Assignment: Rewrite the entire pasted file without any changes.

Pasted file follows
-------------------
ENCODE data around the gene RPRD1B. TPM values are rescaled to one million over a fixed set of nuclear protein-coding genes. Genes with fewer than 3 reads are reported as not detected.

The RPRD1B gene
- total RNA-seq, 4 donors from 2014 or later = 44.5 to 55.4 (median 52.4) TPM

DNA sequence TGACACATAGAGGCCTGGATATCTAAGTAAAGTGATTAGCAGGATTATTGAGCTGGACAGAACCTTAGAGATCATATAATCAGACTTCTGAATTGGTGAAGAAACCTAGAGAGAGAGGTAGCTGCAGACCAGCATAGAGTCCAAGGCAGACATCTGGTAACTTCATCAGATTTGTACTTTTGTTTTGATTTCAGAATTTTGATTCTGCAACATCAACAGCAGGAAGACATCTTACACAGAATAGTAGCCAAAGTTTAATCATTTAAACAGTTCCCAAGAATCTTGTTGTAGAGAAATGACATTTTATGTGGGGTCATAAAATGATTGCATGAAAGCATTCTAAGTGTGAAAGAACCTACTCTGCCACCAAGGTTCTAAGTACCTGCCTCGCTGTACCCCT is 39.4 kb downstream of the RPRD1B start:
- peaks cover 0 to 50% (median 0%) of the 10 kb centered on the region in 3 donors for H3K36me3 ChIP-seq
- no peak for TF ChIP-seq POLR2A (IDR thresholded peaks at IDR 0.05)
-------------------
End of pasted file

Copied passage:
ENCODE data around the gene RPRD1B. TPM values are rescaled to one million over a fixed set of nuclear protein-coding genes. Genes with fewer than 3 reads are reported as not detected.

The RPRD1B gene
- total RNA-seq, 4 donors from 2014 or later = 44.5 to 55.4 (median 52.4) TPM

DNA sequence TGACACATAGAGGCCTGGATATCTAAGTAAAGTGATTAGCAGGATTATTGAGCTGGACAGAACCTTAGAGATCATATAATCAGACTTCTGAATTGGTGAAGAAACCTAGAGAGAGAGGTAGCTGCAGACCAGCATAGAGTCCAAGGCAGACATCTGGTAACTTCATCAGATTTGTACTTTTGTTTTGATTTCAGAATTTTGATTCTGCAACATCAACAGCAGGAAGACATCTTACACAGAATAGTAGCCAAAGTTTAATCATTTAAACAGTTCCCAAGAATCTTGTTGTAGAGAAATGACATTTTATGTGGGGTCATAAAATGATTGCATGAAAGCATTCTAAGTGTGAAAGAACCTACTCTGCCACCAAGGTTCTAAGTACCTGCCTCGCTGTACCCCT is 39.4 kb downstream of the RPRD1B start:
- peaks cover 0 to 50% (median 0%) of the 10 kb centered on the region in 3 donors for H3K36me3 ChIP-seq
- no peak for TF ChIP-seq POLR2A (IDR thresholded peaks at IDR 0.05)